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Shambhala is known as the pure land, but Shambhala may be etheric rather than physical - hence difficult to find/approach by non-enlightened humans.

 

 

 

 

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I started off with pure land as my sole practice, and I still see it as very important. Here's my understanding of why.

 

Buddhists believe in rebirth. They say that to be born as a human being is like a one in a million chance. 

 

There is a story to illustrate that from the baladanpita sutta, of a blind turtle living at the bottom of the sea and surfacing for air every 100 years.

 

Meanwhile, there is wooden cattle-yoke waiting for it amongst the waves. The likelihood that the turtle pops its head through the hole in the cattle-yoke when surfacing is said to be greater than the likelihood of being reincarnated as a human.

 

So there is a very low probability of being born human. 

 

But there must be an infinitely smaller chance of being born with all your physical and mental faculties, in a healthy body and mind. To be born in a country where you're free from the suffering of grinding poverty. My teacher found some statistics, and the chances were so low as to be mind blowing.

 

Then the third layer - being born at a time when the dharma is being spread freely, rather than being jealously guarded in monasteries. And also encountering the dharma and a teacher with whom you have a connection - the possibility is just so minuscule.

 

The point therefore is to say that the opportunity to practice should be grasped with both hands. Practice like your hair is on fire and don't let up.

 

But it still might not be enough. The theravadans have an excellent map for awakening, called the five path model.

 

At the initial stage, it is called stream entry. One who has taken their first steps on the road to awakening. Once you pass this threshold, you will not be reborn in heaven or hell realms, but rather as a human. You will encounter the dharma in each of your subsequent lives and attain full arhatship and liberation from rebirth within seven lifetimes.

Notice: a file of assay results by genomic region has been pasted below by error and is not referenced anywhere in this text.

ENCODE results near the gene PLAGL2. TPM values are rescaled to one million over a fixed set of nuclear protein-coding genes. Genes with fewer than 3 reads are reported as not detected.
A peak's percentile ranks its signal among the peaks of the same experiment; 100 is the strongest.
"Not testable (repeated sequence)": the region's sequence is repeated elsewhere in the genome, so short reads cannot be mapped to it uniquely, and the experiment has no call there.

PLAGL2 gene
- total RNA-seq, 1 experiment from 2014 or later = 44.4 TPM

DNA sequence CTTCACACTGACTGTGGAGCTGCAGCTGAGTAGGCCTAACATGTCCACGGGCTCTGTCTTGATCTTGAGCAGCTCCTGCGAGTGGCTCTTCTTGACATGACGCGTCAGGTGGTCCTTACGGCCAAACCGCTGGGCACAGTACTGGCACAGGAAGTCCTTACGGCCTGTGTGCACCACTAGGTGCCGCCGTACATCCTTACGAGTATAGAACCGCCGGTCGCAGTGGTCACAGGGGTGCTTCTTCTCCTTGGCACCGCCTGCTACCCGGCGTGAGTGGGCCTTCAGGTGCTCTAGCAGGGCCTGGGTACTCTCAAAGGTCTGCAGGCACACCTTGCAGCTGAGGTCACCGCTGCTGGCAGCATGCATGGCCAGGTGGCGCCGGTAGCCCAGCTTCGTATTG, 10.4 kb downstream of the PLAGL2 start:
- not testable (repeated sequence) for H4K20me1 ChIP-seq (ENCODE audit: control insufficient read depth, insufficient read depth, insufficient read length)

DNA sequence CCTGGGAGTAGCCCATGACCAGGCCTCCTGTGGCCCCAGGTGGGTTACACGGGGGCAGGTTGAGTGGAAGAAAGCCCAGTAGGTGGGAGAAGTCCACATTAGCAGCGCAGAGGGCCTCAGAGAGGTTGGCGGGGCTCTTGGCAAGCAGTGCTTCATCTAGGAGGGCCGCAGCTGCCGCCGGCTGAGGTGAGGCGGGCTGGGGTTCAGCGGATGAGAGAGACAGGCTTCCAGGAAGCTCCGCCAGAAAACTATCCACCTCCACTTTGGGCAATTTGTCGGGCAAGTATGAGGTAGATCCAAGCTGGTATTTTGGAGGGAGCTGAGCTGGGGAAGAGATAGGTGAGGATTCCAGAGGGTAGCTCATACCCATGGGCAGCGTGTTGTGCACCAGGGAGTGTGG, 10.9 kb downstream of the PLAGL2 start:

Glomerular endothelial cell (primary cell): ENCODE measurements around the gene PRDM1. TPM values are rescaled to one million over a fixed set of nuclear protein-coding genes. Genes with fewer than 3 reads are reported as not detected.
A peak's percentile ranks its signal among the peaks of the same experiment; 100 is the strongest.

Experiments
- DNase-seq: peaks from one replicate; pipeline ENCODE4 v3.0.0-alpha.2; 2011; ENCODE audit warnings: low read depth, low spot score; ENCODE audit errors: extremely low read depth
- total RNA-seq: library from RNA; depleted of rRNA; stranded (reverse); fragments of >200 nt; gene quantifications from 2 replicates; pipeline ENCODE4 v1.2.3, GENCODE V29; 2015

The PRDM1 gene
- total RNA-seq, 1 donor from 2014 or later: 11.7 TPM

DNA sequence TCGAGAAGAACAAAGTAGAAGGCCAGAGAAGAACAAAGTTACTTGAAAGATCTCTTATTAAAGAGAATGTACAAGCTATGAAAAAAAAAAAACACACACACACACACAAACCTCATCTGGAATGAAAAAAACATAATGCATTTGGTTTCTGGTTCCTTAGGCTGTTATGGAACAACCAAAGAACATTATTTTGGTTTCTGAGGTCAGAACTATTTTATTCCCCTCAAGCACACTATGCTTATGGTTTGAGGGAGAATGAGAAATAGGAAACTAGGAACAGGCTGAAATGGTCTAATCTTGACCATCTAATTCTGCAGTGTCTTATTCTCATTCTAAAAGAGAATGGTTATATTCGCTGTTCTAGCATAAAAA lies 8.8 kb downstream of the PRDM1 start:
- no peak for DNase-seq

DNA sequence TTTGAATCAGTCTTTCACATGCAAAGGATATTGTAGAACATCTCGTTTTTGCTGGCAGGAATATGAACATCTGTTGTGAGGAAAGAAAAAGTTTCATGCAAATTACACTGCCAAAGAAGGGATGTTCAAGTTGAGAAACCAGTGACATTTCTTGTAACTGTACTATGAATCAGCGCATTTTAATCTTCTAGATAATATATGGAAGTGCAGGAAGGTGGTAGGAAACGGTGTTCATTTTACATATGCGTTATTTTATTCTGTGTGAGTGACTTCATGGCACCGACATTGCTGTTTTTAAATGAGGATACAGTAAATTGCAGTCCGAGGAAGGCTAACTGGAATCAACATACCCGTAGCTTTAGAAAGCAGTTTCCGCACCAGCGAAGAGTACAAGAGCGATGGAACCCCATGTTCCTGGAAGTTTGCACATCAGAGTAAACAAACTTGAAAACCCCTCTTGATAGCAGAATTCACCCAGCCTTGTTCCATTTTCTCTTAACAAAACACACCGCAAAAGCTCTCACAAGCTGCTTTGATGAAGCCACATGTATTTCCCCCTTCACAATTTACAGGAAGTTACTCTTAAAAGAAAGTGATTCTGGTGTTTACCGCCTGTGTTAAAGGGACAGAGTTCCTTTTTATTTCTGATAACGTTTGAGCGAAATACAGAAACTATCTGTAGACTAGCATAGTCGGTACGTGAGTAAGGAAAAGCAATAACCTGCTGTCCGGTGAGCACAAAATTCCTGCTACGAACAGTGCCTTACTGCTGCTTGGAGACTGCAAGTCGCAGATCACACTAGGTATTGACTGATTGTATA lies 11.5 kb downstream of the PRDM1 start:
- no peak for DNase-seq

Some people reach the state of an anigami, or 'non-returner', which is one stage before an arhat. When you reach that level of realisation, in your next life, you will be reborn in the 'pure abodes'.

 

These are like heaven realms, created by buddhas. But they're more like celestial monasteries, or practice environments, than heavens within the three realms. That is to say, there is still the suffering of karma, but it is experienced in such a way that there is no chance of dropping down again into samsara.

 

The pure land tradition is based on several mahayana sutras. In them, it is recorded that Amitabha has vowed to grant rebirth in his own pure abode - sukavati - to those who believe in him and recite his name.

 

Sukavati is a special kind of pure abode, which has levels and degrees. It is said that no two inhabitants of the pure land experience it in the same way. Once you're reborn there, you won't descend to samsara, but will continue to practice until full enlightenment. This may take aeons, but it is assured.

 

In that way, the pure land tradition gained much favour among peasant classes in Asia over the past 1000 years. Those busy householders, or those too burdened by worldly responsibility to enter the monastic life. 

 

Interestingly, it is also used as an adjunct for practice in Chan buddhism, which is like Chinese Zen.

 

At the lower levels, it is treated as a safety net in practice. If you cannot achieve (the Chan equivalent of) stream entry in this life, and therefore guarantee enlightenment in your future lives, you will at least be reborn in Amitabha's pure land at death. 

 

That way, you will at least not fall further into samsara and become lost in future lives, only encountering the dharma again in a million lifetimes.

 

At a higher level, devotion practice is said to be incredibly useful in crossing the threshold into stream entry.

 

While your own power and drive can carry you most of the way, there comes a point where the ego cannot come with you anymore. A stepping out into the abyss.

 

There's an impasse, where the approach that has carried you so far, cannot take you any further. 

 

At this point it helps to have the concept of 'other power'. This is a huge part of Japanese pure land traditions, and describes the effect of surrendering your own ego power and being carried instead by the power of Amitabha's vow.

 

This is a fantastic bridge between the methods leaning up to stream entry and the letting go that must follow.